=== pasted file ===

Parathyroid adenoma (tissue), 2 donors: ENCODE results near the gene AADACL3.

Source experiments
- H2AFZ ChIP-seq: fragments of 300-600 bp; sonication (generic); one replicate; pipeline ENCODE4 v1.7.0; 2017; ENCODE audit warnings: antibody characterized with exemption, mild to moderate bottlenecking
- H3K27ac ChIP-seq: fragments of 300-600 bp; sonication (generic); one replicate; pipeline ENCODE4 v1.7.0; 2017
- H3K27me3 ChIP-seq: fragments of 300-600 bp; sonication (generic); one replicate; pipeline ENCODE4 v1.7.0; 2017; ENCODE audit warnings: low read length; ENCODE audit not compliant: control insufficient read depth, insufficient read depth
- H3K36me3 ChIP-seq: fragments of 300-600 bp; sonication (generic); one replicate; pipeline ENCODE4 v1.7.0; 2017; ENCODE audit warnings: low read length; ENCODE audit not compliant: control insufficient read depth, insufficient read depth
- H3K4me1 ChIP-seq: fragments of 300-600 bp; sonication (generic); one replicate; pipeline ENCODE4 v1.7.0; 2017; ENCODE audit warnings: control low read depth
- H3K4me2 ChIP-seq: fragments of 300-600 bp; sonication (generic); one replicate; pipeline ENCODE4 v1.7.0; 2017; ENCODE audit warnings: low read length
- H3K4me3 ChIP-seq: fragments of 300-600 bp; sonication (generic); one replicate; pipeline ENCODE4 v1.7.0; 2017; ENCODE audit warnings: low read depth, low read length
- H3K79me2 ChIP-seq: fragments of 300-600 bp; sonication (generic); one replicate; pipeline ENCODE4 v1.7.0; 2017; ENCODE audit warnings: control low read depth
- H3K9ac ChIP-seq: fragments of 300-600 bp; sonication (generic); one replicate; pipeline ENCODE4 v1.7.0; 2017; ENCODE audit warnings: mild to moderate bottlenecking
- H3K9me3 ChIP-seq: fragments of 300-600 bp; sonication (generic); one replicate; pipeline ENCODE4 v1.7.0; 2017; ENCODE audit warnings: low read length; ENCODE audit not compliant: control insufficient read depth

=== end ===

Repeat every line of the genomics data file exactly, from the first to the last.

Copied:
Parathyroid adenoma (tissue), 2 donors: ENCODE results near the gene AADACL3.

Source experiments
- H2AFZ ChIP-seq: fragments of 300-600 bp; sonication (generic); one replicate; pipeline ENCODE4 v1.7.0; 2017; ENCODE audit warnings: antibody characterized with exemption, mild to moderate bottlenecking
- H3K27ac ChIP-seq: fragments of 300-600 bp; sonication (generic); one replicate; pipeline ENCODE4 v1.7.0; 2017
- H3K27me3 ChIP-seq: fragments of 300-600 bp; sonication (generic); one replicate; pipeline ENCODE4 v1.7.0; 2017; ENCODE audit warnings: low read length; ENCODE audit not compliant: control insufficient read depth, insufficient read depth
- H3K36me3 ChIP-seq: fragments of 300-600 bp; sonication (generic); one replicate; pipeline ENCODE4 v1.7.0; 2017; ENCODE audit warnings: low read length; ENCODE audit not compliant: control insufficient read depth, insufficient read depth
- H3K4me1 ChIP-seq: fragments of 300-600 bp; sonication (generic); one replicate; pipeline ENCODE4 v1.7.0; 2017; ENCODE audit warnings: control low read depth
- H3K4me2 ChIP-seq: fragments of 300-600 bp; sonication (generic); one replicate; pipeline ENCODE4 v1.7.0; 2017; ENCODE audit warnings: low read length
- H3K4me3 ChIP-seq: fragments of 300-600 bp; sonication (generic); one replicate; pipeline ENCODE4 v1.7.0; 2017; ENCODE audit warnings: low read depth, low read length
- H3K79me2 ChIP-seq: fragments of 300-600 bp; sonication (generic); one replicate; pipeline ENCODE4 v1.7.0; 2017; ENCODE audit warnings: control low read depth
- H3K9ac ChIP-seq: fragments of 300-600 bp; sonication (generic); one replicate; pipeline ENCODE4 v1.7.0; 2017; ENCODE audit warnings: mild to moderate bottlenecking
- H3K9me3 ChIP-seq: fragments of 300-600 bp; sonication (generic); one replicate; pipeline ENCODE4 v1.7.0; 2017; ENCODE audit warnings: low read length; ENCODE audit not compliant: control insufficient read depth